Feel free to use an excerpt of this blog on your own site, newsletter, blog, etc. Just send us a copy or link and include the following text at the end of the excerpt: “This content is reprinted from 100% Renewables Pty Ltd’s blog.

Peer-to-peer energy trading explained

Australia has more than 2 million solar PV installations, making us number one in the world in terms of the highest proportion of prosumers. While previously, the grid was designed to be one way only, it is now changing to two-way energy flows; facilitating exports of electricity as much as imports. One option to enable a two-way energy flow is local energy sharing or peer-to-peer trading.

What is energy sharing, or peer-to-peer energy trading?

Simply put, energy sharing is where one party produces excess electricity and then shares this with another party. Energy sharing is also known as Virtual Net Metering (VNM) or peer-to-peer energy trading.

Peer-to-peer (P2P) energy trading can be compared to file sharing programs on the Internet, like BitTorrent; to eBay in terms of shopping and to Airbnb in terms of accommodation. Fully enabled P2P trading would cut out the ‘middleman’ and allow transparent dealings between equals, as opposed to being treated as a ‘consumer’ by a corporation.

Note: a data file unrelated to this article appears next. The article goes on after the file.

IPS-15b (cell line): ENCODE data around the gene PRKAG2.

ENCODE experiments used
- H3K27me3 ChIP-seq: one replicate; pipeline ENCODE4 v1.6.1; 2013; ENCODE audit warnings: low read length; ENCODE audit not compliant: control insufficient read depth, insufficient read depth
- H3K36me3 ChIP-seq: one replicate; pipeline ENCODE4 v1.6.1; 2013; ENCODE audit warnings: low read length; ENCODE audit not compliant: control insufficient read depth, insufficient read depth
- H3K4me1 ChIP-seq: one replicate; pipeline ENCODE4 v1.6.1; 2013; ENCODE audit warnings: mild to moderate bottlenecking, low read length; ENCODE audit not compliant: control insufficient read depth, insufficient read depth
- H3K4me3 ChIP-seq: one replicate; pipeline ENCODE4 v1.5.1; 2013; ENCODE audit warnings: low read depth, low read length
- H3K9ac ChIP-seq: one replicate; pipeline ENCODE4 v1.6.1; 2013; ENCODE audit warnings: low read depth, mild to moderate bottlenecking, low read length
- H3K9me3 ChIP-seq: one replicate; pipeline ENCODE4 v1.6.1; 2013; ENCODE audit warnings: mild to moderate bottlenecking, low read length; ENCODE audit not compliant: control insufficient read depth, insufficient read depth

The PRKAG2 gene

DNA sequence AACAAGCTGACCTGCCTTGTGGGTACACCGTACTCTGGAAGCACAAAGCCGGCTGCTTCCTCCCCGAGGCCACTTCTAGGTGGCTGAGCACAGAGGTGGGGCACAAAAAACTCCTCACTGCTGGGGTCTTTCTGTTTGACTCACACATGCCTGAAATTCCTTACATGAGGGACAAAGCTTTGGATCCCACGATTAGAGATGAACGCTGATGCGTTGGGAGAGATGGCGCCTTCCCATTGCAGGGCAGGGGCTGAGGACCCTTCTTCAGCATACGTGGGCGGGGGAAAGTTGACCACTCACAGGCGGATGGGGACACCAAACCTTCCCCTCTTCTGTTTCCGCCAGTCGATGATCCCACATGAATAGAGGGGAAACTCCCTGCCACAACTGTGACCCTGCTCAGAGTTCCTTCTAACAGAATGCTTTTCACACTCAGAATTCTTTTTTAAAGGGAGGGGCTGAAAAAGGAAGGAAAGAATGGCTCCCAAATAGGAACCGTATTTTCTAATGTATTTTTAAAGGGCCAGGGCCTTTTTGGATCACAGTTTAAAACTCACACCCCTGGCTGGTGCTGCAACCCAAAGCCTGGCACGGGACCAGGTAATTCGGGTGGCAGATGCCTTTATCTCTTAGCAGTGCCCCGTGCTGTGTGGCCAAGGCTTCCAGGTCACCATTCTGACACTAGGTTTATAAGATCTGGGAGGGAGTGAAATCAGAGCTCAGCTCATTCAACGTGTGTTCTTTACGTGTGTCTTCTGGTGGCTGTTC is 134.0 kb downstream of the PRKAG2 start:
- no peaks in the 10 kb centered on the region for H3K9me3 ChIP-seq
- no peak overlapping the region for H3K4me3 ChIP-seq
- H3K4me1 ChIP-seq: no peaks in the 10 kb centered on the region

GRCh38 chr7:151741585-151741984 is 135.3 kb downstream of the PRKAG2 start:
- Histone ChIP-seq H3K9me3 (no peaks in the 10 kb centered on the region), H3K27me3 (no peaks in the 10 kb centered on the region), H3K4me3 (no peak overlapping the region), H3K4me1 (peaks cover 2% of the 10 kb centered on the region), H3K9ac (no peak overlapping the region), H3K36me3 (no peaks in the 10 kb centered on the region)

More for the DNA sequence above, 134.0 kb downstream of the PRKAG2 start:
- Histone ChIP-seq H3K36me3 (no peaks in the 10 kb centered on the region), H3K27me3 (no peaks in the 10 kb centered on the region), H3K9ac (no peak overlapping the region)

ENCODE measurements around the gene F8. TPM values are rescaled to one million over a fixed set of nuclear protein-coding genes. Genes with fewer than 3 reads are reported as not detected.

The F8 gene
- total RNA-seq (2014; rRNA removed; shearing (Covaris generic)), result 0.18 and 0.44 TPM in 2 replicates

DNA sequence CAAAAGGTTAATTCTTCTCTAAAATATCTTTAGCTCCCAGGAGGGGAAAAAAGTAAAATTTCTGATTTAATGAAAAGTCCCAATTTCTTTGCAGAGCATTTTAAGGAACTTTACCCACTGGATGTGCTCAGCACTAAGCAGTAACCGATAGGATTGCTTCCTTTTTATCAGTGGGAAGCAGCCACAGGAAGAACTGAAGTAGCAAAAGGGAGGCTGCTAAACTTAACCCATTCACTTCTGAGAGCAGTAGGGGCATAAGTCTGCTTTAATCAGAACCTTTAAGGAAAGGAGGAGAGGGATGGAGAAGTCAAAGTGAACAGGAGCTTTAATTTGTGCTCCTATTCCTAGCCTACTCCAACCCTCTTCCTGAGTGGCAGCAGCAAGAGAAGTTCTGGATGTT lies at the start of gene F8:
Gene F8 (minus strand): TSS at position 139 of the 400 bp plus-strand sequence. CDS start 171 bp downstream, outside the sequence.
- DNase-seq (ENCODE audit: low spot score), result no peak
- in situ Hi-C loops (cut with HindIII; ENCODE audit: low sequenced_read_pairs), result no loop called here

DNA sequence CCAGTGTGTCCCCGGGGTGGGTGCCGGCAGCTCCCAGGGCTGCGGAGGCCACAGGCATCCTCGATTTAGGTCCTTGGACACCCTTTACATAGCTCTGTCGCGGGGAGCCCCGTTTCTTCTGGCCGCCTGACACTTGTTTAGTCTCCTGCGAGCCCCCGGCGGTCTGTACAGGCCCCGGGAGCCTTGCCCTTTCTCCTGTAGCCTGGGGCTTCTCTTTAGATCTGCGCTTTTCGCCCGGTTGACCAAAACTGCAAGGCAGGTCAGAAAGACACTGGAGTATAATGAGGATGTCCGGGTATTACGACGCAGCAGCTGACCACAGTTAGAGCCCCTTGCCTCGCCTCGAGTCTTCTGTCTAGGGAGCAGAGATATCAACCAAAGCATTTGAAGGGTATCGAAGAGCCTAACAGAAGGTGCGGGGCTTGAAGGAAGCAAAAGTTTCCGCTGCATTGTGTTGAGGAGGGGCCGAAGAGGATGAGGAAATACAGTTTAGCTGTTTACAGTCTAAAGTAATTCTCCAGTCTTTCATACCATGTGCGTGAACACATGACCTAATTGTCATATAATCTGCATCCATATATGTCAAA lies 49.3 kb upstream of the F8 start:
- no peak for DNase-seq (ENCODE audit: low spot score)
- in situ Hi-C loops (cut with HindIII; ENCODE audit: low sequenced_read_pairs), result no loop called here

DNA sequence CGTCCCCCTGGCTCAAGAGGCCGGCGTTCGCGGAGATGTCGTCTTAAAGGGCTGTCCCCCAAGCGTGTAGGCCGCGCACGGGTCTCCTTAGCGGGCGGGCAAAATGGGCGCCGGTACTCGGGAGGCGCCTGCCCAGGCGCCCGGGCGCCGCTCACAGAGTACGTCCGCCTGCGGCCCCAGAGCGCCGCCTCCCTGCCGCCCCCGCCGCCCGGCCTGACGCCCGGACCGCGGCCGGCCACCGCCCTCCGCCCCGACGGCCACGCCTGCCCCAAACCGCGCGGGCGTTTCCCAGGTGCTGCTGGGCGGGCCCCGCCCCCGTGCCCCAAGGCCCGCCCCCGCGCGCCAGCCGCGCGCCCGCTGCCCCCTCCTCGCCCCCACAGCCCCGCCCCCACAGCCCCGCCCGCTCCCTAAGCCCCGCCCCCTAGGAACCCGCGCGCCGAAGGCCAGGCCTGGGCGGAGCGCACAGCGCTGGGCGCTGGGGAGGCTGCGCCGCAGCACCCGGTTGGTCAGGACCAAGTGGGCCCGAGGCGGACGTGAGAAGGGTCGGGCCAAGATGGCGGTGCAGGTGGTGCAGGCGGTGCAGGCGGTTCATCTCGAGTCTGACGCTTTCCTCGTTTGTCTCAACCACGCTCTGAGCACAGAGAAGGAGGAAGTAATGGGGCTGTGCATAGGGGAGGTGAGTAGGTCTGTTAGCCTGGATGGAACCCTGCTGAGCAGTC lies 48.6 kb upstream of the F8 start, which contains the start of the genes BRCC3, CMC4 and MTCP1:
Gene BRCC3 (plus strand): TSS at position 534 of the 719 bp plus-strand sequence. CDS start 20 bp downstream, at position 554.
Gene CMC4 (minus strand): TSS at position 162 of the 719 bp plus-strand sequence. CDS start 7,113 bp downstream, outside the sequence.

Peer-to-peer energy trading explained
Peer-to-peer energy trading explained

The party that sells electricity is called ‘prosumer’ because they not only consume energy, they also produce it.

Energy sharing could happen between tenants in a multi-rise, between adjacent buildings, or between anyone on the same network.